film criticism

JACK THE RIPPER ‘THE DEMENTED GENIUS’ – HIS DEEDS AND TIMES

MURDER BY DECREE

CANADA/UK 1979

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In the late 1960s Nic Cohn published an account of popular music. The title of the book, A WopBopAlopBamBoom, was a reference to a great rock and roll hit by Little Richard. Cohn nominated Last Train To San Fernando by Johnny Duncan as the best record made in Britain in the 1950s. The argument for the surprising claim was simple. Everything else was rubbish. Something similar can be said for Murder By Decree. If the film is the best of the Jack The Ripper movies, the competition is not great. The Lodger and Lulu have merit and may even be masterpieces but although serial killers are important to their plots they do not deserve a place on lists of Jack The Ripper movies.   Johnny Duncan could sing and strum, and Murder By Decree beats its competitors.

From Hell, which was made twelve years later, had more poetical ambition but that ambition was not realised.   Murder By Decree is different. It aspires to nothing more than entertainment, something to be consumed like a satisfying but plain British dinner. The movie relies on competency and craftsmanship rather than inspiration and it sidesteps innovation.  Indeed, the notion of having Sherlock Holmes investigate the Jack the Ripper murders had been tried before in the 1965 movie A Study In Terror. That movie patronised its working class characters and made the fatal mistake of allowing the talentless British Georgia Brown to perform two songs.  With no sense of what was either amusing or thrilling the movie refused to come to life.

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Murder Be Decree has sly light humour and intrigue. This unambitious movie feels like a victory for the technocrats over the poets.   Perhaps in a film that features Sherlock Holmes this is it how should be, a celluloid echo of the science of Holmes and the no-nonsense values of his creator Arthur Conan Doyle.  Murder By Decree is not perfect. Some of the interior scenes are routine, and the final confrontation where Holmes explains the aristocratic conspiracy could have been done in a quarter of the time.   There are almost twenty minutes between the climax of the film and the final titles. Yet it is not difficult to forgive the transgression.

The plot is based on the theory in the non-fiction book Jack The Ripper The Final Solution. According to the author Stephen Knight, there was an aristocratic conspiracy.  Knight alleged that the Duke of Clarence fathered a child and that the mother Annie Crook was hidden in a mental institution. The deceit was known by five prostitutes who were murdered to protect the secret.   The Duke of Clarence was an unimpressive individual but the theory has holes. For example, the child was conceived when Annie Crook lived in Britain and the witless Duke was wasting his days in mainland Europe.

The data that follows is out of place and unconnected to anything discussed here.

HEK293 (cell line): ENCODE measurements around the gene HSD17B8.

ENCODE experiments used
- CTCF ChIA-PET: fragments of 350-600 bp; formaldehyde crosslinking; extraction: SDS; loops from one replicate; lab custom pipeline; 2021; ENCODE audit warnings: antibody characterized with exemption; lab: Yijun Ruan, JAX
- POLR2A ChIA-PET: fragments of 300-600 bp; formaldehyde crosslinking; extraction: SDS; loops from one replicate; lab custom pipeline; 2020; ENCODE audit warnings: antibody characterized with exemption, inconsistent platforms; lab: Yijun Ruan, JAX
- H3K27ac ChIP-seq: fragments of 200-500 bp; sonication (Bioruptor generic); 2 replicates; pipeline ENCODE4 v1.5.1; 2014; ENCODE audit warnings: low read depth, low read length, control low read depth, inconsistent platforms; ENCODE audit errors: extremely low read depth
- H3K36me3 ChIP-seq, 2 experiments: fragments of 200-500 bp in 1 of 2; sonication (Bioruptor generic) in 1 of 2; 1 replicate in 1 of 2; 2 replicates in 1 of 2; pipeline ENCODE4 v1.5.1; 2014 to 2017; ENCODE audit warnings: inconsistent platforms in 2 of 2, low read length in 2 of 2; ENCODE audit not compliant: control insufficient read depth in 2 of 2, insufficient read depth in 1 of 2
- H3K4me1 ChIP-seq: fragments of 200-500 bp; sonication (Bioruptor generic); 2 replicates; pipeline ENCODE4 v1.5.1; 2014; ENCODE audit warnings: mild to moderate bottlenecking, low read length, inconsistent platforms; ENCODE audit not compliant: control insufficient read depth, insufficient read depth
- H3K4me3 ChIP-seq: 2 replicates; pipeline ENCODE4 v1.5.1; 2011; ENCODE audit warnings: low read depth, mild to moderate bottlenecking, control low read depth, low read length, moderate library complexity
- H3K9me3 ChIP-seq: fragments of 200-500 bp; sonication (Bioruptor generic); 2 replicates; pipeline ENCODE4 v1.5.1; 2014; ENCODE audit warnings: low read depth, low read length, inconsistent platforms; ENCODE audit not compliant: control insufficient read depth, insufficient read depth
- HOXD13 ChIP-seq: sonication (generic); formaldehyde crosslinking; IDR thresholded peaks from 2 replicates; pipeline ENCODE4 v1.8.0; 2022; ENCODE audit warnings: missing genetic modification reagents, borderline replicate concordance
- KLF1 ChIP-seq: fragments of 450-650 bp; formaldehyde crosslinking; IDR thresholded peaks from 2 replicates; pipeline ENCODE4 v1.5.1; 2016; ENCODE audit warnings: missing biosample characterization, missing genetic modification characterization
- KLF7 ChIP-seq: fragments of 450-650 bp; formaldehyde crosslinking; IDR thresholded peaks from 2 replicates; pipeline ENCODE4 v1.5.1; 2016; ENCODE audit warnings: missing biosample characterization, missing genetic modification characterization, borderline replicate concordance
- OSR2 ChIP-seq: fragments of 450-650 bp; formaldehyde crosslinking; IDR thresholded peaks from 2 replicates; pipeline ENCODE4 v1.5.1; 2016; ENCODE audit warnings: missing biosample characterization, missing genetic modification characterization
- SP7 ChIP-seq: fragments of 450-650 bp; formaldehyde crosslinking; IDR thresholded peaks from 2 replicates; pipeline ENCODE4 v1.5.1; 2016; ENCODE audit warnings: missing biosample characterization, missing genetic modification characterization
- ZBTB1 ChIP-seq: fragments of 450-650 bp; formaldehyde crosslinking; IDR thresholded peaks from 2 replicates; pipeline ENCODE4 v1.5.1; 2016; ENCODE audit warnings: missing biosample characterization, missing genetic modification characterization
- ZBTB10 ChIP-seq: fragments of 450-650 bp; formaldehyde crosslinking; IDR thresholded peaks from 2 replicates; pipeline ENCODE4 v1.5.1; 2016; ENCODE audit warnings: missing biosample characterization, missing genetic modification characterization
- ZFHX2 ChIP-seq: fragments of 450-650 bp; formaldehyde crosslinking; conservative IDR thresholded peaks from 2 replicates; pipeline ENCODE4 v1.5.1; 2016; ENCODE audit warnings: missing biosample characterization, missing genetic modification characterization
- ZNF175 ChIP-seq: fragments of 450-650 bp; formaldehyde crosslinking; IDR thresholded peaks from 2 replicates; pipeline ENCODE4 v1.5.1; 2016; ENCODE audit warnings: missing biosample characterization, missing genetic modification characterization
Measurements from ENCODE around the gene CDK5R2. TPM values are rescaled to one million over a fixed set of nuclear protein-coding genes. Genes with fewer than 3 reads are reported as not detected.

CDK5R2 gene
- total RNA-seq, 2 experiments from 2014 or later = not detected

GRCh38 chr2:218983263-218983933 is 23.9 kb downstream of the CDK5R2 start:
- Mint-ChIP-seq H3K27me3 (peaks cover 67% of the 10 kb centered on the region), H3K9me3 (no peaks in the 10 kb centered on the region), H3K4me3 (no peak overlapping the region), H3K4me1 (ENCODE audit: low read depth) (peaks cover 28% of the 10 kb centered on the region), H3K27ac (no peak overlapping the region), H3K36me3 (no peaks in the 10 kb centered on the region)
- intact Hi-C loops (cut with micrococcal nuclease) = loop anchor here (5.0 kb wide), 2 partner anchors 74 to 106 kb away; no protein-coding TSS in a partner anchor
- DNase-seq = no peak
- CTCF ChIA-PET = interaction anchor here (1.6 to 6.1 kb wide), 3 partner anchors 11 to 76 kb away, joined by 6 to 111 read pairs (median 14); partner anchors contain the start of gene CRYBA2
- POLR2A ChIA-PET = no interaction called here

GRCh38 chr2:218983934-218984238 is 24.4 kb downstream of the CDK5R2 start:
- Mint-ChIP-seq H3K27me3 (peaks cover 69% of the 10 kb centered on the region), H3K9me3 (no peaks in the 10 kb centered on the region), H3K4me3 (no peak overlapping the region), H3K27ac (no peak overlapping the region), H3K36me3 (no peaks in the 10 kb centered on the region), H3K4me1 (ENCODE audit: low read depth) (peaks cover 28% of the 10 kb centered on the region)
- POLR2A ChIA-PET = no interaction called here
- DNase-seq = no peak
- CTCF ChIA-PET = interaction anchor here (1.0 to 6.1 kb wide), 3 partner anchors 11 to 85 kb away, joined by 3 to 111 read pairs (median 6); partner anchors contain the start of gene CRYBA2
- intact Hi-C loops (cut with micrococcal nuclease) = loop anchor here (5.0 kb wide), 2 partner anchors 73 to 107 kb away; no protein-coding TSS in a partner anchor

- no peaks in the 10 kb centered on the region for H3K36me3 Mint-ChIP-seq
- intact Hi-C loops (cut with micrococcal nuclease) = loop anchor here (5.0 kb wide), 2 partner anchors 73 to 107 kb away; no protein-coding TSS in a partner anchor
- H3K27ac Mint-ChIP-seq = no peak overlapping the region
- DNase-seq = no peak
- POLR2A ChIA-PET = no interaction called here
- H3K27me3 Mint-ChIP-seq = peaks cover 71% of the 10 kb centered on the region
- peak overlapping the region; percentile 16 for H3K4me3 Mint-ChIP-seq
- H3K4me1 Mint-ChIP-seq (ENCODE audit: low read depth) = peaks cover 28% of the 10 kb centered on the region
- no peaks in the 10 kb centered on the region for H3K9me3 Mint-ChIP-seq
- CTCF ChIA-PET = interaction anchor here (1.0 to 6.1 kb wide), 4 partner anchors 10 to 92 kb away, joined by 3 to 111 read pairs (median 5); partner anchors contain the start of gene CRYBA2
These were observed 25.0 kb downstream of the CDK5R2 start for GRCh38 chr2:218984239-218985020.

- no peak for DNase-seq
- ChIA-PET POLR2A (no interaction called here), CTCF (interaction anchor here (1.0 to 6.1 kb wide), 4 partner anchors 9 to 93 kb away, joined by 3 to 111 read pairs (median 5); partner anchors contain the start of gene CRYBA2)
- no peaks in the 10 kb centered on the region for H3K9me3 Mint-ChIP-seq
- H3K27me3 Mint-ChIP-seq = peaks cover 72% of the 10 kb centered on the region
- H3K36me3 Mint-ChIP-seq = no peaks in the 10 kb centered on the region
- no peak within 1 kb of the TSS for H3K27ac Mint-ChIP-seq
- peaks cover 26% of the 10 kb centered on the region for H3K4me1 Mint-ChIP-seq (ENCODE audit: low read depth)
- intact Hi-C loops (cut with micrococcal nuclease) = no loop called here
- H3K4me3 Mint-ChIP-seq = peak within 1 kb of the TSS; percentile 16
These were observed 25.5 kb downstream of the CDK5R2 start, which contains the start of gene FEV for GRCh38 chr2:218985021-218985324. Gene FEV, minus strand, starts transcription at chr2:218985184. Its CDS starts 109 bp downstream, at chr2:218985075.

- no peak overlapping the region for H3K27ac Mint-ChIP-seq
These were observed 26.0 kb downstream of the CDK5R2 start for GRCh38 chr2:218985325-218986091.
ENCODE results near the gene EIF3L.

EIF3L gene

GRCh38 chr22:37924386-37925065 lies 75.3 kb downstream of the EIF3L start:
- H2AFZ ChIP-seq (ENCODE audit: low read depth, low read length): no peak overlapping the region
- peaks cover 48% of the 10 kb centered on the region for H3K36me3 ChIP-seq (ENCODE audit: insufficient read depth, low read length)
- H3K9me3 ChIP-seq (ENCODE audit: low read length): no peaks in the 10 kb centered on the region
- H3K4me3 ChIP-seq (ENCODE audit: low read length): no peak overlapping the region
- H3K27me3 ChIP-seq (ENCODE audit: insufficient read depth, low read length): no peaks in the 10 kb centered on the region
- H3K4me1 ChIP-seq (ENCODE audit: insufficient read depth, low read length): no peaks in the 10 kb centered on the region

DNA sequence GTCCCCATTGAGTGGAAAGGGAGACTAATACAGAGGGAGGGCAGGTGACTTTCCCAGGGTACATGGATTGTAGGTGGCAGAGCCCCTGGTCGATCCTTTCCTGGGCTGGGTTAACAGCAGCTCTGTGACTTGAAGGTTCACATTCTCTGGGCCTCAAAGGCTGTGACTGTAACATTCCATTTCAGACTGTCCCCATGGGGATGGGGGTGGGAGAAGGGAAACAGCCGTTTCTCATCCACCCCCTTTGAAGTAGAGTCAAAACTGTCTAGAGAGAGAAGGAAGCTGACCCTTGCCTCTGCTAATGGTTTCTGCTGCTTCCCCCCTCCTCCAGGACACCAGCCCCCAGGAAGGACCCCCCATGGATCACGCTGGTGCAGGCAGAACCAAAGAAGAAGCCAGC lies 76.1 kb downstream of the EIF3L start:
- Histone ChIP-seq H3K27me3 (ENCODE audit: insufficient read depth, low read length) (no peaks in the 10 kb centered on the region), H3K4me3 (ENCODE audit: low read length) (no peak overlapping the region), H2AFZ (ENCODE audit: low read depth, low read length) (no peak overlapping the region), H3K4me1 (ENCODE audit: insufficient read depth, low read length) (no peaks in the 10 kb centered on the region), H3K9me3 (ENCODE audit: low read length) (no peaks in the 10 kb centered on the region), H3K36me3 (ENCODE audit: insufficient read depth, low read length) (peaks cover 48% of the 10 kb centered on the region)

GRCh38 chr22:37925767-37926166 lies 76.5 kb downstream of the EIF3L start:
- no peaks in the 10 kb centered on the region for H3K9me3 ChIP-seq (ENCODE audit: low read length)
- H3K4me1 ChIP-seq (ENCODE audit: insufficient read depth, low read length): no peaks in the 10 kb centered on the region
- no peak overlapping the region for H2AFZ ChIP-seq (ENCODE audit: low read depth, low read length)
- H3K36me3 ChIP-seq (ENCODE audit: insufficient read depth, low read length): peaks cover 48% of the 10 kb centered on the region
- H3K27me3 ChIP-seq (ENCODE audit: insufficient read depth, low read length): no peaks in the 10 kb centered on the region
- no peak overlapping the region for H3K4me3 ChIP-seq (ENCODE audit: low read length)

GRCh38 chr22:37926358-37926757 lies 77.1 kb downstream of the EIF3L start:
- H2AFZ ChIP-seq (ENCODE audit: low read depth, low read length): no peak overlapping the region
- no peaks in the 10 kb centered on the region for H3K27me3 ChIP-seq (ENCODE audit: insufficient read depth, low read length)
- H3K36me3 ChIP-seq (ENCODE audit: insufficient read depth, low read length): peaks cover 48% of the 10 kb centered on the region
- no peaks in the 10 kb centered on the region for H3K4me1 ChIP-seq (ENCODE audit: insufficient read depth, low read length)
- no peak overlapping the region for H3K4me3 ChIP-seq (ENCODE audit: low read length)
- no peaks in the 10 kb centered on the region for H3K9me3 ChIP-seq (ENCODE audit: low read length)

Providing we ignore the facts, the theory makes an entertaining tale, which is why it has been used more than once by moviemakers. From Hell in 2001 and Jack The Ripper, a TV drama from 1988, both recommended the Knight account as the solution. Murder By Decree adds Sherlock Holmes, so it should feel even more opportunistic.   But the script is interested in its characters and there are subtle references that share knowledge of the actual history of the crimes and their investigation. The makers of Murder By Decree have taken time to think about what they are doing.  Nothing in the movie feels cheap or cynical, and in a Jack The Ripper movie that is rare.

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John Hopkins wrote the screenplay. He came to fame in the 60s because of his tight scripts for Z Cars.  Hopkins does not overwrite.  Back then playwright Dennis Potter was heralded for his vision but Hopkins had the superior craft and technical skill. Boosted by his success on Z Cars, Hopkins was allowed by the BBC to write a four play series called Talking To A Stranger. Each of the plays tells what happened in the same weekend but from the point of view of a different character. Talking To A Stranger is regarded as a television masterpiece. In 1979, when he worked on Murder By Decree, Hopkins had acquired plenty of experience. His work was uneven but he was also prolific and versatile.   Hopkins was not the equal of Harold Pinter but he always had his moments. There are a couple in Murder By Decree. Watson is struggling to lift the last pea off his dinner plate. Holmes, always the lateral thinker, borrows the fork of Watson to squash the pea. The doctor is offended. He had wanted to eat the pea while it was still whole. Apart from being humorous and a welcome break from essential exposition the short scene defines the relationship between the two very different men.   Later, Watson visits a London pub to find a witness amongst the East End. He talks to a prostitute who thinks she has attractions that her peers lack. She is proud of her full set of teeth but during the conversation the prostitute realises that one of her tooth has loosened.   A simple idea explains a precarious livelihood and the defiance and lopsided delusion that the poor need to persist. For once the prostitutes in Murder By Decree are not patronised and reduced to being chirpy cockneys. There is conflict between the women, and in a subsequent scene Hopkins is able to describe quickly what it must be like for a poor woman to be dependent on a hopeless male.   What possessed a seasoned professional like Hopkins to extend the final scene is a mystery.

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If the script is sturdy, the accomplished cast take it to another level.  Christopher Plummer leaves no room for doubt as Sherlock Holmes, and James Mason adds real dignity to the modest contribution of Doctor Watson. The script is well written but it is hokum. The actors could be excused for being frivolous but they treat their performances as serious work. They grace the film with their presence.  There are also dignified cameo performances from Frank Finlay and David Hemmings.  Geneviève Bujold appears as Annie Crook for one scene only.  She is discovered by Holmes in the asylum. The emotional scene between the shocked and upset Holmes and the ruined Crook could have unbalanced a modest film but the two actors ensure we are affected by a tragedy that is not real but typical.